There’s no doubt that Unz’s narrative is troubling (though it should be noted not all his claims appear to be factually correct).  That said, his solution here is effectively to end affirmative action.  Given the extent to which Harvard graduates dominate public life in the United States, ending affirmative action would have an enormous effect on the ability of Blacks and Hispanics to access some of the upper corridors of American society.  Add that to the fact that Unz has in the past funded groups with some fairly unpleasant white supremacist associations, as well as sponsoring ballot initiatives against bilingual education, and you can see why some people think that behind Unz’ pre-occupation with fairness for Asian-Americans lie some much nastier anti-Black and anti-Hispanic prejudices.

The presence of the Unz slate has prompted the formation of an opposing “Coalition for a Diverse Harvard” slate, which is vigorously defending the current admissions system.   The balloting is by mail, and results will be announced on May 26th.  The results will be closely watched, particularly in a Presidential election year.  If Harvard’s own alumni – a group which you’d think would be in the tank for the Democrats – votes against affirmative action and for spending more endowment money on the richest of the rich, it will cause some interesting ripples in the campaign.  For that reason, I think it’s quite unlikely to come about, but then again I wouldn’t have guessed Ralph Nader would ally himself with this set of ideas, either.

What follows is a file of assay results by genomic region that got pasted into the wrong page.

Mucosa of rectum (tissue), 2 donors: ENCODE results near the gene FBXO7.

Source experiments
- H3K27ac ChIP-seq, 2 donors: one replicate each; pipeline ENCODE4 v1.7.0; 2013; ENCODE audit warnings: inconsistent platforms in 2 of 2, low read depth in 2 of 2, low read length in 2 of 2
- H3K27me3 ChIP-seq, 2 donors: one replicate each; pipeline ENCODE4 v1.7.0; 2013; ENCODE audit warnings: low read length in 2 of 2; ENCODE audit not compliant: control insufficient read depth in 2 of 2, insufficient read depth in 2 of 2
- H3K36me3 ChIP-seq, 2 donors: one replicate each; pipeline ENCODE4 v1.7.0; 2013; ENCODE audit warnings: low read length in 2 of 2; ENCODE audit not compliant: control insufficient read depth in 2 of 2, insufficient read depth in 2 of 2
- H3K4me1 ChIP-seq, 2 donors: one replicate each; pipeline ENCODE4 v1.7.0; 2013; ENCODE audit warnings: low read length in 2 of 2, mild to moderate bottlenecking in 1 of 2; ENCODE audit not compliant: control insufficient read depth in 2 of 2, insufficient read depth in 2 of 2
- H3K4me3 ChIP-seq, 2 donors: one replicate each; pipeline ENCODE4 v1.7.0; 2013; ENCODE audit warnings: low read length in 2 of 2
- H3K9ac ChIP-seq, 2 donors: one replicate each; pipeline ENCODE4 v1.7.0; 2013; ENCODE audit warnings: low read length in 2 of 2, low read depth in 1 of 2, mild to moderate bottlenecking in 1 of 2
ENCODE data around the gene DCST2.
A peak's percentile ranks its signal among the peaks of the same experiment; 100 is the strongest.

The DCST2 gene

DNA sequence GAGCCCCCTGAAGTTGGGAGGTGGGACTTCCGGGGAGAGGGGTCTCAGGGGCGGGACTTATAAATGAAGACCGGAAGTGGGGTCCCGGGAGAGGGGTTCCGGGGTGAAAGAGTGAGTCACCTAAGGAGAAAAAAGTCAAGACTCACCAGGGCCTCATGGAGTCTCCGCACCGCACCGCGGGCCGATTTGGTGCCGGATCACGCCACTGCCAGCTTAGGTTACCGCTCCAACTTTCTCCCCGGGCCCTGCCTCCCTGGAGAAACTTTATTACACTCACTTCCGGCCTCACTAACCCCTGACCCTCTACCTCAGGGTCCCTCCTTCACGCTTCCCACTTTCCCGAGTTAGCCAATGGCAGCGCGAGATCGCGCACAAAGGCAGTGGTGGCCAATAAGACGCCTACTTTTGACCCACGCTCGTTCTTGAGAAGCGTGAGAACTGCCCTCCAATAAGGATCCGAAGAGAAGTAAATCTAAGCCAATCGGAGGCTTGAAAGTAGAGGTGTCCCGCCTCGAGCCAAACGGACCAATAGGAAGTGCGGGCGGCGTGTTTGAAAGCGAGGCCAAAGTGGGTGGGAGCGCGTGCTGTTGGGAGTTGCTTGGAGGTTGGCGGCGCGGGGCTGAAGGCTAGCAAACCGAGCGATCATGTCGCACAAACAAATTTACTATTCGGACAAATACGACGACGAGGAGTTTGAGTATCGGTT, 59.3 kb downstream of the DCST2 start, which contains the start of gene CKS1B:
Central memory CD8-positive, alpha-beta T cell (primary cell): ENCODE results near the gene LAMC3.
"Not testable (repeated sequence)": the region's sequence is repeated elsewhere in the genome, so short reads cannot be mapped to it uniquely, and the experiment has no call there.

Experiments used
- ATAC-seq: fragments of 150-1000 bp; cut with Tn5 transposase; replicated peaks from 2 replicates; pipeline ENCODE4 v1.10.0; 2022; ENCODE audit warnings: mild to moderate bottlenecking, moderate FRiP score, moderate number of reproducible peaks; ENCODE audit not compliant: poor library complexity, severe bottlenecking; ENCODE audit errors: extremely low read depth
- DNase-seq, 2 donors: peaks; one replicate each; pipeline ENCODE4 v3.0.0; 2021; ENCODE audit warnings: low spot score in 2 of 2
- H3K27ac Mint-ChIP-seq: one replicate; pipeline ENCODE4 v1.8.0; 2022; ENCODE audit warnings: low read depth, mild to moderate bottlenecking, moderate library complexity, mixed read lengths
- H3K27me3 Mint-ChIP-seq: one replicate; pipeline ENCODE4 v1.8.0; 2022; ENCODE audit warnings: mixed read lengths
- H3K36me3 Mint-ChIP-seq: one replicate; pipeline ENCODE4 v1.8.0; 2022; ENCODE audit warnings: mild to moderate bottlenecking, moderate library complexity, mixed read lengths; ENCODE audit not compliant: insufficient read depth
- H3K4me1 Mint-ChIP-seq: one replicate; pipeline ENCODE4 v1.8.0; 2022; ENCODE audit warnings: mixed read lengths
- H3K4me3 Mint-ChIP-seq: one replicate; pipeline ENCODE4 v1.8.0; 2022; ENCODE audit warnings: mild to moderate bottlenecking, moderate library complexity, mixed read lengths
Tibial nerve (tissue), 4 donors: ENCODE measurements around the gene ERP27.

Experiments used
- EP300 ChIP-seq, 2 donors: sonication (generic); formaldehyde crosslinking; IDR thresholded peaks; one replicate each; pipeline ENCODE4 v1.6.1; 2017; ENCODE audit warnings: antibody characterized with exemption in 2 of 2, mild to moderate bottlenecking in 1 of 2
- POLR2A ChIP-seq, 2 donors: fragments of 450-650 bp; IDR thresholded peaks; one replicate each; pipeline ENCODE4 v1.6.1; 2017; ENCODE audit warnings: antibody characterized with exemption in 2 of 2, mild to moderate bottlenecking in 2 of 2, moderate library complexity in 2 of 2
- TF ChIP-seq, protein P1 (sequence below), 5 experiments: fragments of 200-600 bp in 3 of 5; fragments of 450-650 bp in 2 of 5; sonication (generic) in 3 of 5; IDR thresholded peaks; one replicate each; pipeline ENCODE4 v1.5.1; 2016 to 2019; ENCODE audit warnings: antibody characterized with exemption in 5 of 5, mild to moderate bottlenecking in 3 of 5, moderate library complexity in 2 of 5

April 21

Harvard. I Mean, Really.

Last week, the Harvard Crimson printed some unofficial estimates on the university’s current capital campaign.  Be forewarned: these numbers will give many of you a heart attack, so to soften the impact I’m going to lead  by providing some background on the campaign.